Tuesday, January 06, 2009

Who are we? What do we want?

Cesare Casarino and Antonio Negri’s In Praise of the Common: A Conversation on Philosophy and Politics is truly a pleasant surprise. As an admirer of both Casarino (whose book on Melville and Marx remains unfortunately overlooked) and Negri I was excited to read the book, my excitement was tempered a bit, however, when I saw that it was primarily made up of interviews. I am not a fan of interviews, specifically philosophical interviews, which tend to produce statements of clarification, rather than real insight. As the title suggests, the work is more of a conversation, with each side exchanging ideas, than an interview. This is partly what makes it rewarding to read, but a great deal of what makes the conversation interesting depends on Casarino’s ability to press Negri on key points. I found his engagement with Negri on the tone of Empire and Multitude to be particularly interesting. Casarino engages with Negri as a “fellow-traveler” a reader of Marx and Spinoza, committed to the general orientation of his thought, but not always the specific formulations and pronouncements. In the years since the publication of Empire Negri has been more interested in pronouncements than problems, pronouncements about the nature of political power, labor, etc. Politics might need pronouncements, but philosophy requires problems. The conversations expose not just the problems underlying the pronouncements, but the problematics, the orientation of thought.

I do not want to simply praise Casarino, but rather focus on the book’s central concern: the common. The “common” has become a term of increasing focus, bringing together ecological and technical concerns, as well as Marxists of the “new enclosures” and “immaterial labor.” It is also the focus of Hardt and Negri’s forthcoming book on the Commonwealth. The question then is: what does this concept, with its dense history, add to the existing discussion? Casarino suggests that it offers a way of thinking the point of differentiation of the multitude and empire (or capital), or more precisely, sees a difficult point of differentiation in the manner in which the “common” is both the condition and excess of production. As Casarino writes:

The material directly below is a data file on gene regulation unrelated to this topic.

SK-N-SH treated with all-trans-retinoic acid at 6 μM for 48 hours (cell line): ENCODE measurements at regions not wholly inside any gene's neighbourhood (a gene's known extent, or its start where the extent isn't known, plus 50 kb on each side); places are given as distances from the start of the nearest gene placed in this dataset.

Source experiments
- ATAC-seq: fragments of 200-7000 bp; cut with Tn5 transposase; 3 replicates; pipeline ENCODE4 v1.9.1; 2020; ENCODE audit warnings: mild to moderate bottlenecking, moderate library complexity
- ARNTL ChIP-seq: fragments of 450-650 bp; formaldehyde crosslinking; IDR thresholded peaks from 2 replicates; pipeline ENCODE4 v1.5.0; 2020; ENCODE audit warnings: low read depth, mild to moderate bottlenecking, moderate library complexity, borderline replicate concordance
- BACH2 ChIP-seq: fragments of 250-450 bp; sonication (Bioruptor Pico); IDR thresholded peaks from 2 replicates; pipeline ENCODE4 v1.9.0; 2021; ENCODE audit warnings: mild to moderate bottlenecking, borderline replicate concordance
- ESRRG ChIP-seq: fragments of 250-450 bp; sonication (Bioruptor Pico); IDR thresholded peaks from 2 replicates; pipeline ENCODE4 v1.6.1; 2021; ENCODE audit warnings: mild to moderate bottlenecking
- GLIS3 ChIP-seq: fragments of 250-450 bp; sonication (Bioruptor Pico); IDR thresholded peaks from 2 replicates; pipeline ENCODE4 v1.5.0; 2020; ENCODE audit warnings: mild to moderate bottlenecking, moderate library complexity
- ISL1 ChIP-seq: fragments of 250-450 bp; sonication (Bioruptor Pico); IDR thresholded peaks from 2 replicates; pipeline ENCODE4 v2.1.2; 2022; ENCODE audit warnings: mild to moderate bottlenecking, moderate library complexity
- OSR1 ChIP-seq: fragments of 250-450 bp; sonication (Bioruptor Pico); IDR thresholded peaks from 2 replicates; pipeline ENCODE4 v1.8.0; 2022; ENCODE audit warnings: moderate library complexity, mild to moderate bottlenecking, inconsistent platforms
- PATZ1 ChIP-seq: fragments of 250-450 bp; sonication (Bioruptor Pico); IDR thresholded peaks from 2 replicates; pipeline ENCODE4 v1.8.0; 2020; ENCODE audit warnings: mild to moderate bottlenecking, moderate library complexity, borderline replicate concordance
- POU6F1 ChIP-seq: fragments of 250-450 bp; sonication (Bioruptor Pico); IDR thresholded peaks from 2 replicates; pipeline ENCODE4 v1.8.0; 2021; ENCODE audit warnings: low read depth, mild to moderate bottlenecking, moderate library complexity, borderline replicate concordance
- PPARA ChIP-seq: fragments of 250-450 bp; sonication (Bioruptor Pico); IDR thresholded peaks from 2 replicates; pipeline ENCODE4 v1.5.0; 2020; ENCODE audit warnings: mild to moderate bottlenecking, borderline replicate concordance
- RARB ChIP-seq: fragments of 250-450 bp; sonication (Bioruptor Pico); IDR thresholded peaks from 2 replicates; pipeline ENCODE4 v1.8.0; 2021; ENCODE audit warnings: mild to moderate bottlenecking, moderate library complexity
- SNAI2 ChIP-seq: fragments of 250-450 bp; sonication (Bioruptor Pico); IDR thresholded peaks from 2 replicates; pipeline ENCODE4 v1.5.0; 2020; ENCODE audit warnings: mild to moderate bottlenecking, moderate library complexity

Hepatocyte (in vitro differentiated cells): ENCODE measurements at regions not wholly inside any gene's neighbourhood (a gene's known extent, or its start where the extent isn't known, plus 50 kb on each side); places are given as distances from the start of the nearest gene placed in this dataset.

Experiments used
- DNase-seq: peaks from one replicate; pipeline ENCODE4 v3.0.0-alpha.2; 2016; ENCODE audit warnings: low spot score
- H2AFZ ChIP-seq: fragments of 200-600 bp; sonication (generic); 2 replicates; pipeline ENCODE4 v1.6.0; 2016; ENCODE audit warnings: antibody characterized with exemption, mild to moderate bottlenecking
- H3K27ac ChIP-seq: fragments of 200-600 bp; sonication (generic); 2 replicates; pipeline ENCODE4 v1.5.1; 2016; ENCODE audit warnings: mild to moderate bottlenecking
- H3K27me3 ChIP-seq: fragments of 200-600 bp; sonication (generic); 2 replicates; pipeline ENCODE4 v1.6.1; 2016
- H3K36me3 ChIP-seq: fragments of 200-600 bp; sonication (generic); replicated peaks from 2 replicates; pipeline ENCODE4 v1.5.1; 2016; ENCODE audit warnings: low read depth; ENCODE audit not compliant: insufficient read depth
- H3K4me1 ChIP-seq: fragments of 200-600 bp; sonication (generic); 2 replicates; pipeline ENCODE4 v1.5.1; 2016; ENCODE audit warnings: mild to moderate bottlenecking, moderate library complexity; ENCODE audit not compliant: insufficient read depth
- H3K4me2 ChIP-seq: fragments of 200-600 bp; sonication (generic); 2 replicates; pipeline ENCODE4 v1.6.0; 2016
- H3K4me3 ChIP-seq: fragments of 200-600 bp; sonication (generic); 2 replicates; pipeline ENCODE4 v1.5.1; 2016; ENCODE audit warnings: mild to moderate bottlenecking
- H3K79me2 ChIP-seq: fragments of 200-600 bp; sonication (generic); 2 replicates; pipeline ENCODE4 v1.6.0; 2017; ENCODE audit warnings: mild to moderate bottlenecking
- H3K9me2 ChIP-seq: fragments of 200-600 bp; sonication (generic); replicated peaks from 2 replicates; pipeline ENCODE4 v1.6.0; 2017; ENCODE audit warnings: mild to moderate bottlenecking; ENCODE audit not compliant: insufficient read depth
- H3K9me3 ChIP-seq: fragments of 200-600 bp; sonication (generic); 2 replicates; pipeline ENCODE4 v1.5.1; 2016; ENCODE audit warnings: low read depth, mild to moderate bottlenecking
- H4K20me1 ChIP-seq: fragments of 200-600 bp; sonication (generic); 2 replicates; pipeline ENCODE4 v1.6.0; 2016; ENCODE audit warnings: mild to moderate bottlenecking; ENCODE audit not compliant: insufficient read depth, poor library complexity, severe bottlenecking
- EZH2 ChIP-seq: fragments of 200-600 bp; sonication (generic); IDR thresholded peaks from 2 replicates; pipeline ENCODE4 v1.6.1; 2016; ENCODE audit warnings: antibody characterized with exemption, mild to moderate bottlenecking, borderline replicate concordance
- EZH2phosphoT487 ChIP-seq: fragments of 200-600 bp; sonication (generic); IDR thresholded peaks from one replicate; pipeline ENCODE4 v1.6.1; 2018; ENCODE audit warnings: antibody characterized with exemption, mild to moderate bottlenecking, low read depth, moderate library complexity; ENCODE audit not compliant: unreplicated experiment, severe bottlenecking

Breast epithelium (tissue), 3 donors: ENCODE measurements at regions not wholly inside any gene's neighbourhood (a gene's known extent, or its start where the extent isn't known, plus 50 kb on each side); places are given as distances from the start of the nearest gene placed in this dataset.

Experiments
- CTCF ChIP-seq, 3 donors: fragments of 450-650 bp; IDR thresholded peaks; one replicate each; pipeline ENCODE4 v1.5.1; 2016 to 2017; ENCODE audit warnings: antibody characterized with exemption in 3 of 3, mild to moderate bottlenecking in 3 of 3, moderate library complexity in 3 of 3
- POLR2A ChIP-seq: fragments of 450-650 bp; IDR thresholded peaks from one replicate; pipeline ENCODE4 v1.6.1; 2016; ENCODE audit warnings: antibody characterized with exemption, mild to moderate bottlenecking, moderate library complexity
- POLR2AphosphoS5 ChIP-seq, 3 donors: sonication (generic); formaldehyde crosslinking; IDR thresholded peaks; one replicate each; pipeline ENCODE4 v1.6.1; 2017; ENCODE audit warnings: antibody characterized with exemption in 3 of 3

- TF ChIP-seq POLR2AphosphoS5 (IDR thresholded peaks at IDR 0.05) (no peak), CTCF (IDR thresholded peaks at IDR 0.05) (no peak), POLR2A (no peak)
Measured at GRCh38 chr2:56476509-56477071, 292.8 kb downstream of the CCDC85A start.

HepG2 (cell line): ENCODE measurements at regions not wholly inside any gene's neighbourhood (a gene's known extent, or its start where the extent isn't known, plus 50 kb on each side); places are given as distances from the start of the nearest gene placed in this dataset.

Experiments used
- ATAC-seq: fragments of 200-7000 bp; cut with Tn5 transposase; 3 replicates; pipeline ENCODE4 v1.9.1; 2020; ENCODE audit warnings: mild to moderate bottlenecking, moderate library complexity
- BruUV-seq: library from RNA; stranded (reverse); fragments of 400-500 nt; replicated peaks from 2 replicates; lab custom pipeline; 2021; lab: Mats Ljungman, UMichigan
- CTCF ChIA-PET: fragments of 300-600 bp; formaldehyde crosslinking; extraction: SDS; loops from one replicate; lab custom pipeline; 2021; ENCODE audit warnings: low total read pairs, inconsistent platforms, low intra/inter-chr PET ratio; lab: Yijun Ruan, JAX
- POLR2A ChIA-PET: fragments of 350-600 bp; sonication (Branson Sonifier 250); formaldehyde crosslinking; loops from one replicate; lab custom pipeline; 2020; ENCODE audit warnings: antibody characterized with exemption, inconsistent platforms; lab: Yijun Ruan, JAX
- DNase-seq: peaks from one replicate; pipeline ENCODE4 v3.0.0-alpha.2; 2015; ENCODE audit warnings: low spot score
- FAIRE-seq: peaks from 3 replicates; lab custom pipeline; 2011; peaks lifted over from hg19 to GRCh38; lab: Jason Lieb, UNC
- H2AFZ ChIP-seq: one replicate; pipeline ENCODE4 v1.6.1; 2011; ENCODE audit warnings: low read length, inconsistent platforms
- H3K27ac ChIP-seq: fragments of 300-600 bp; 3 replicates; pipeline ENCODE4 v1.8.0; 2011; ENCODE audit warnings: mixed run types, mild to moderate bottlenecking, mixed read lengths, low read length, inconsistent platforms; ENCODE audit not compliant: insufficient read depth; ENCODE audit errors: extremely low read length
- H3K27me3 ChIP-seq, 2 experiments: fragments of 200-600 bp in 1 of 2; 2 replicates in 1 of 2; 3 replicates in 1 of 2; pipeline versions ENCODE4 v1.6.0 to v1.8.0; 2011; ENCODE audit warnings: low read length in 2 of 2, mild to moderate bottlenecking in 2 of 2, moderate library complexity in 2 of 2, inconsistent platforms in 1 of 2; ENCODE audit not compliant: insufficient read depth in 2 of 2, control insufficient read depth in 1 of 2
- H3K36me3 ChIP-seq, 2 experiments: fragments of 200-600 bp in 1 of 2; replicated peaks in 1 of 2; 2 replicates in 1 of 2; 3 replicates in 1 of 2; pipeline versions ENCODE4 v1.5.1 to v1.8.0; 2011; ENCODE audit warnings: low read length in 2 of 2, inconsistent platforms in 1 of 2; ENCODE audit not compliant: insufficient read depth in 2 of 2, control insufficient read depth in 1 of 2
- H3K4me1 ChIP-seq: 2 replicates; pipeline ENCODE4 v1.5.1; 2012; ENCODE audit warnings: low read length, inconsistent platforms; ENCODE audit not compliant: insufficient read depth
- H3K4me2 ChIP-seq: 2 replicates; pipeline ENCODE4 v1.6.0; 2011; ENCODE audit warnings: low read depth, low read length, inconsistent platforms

“The qualitative difference between capital and the common consists in positing surplus in different ways, in engaging surplus to different ends. Surplus value is living surplus as separation (in the form of value par excellence, namely, money). Surplus common is living surplus as incorporation (in the forms of the common, including and especially our bodies).”

In Casarino’s writing, and in the discussions that follow, the “common” becomes a manner of reframing and focusing the dualities that traverse both Negri’s work, dualities that hover around the central division between potential and actual, between the multitude in-itself and for-itself. What interests me about the common, however, is that it shifts the focus of Negri’s work (as well as other post-autonomists such as Virno) from the who, the constitution of the multitude as a kind of subjectivity, to the what, to the structures and institutions (borrowing Stiegler’s terms). Or rather, it stresses that there is no who without a what, no constitution of subjectivity without material structures and institutions. I think this focus makes it possible to think what I have often referred to as the paradox of contemporary capitalism: never have human beings been more social in their existence, but more individualized, privatized, in the apprehension of their existence. On the one hand, the simplest action from making a meal to writing an essay engages the labor of individuals around the world, materialized in commodities, habits, and machines, while on the other, everything, every social relation can be purchased as a commodity. This paradox is not just the conflict between two different productions of subjectivity, the emergent multitude, collective to the core, and the neoliberal subject, locked in a competitive struggle that defines its very existence. It is also a conflict between different structures and materializations of subjectivity, between the commodity, which privatizes desire, and the commons, inseparable from collectivity (incidentally Casarino has interesting remarks about the former). As Nick Dyer-Witherfood argues, if the elementary unit of capitalism is the commodity then the elementary unit of communism is the commons. Thus, as something of a conclusion, the politics of the future must produce both the multitude and the commons, subjectivity and its material conditions.

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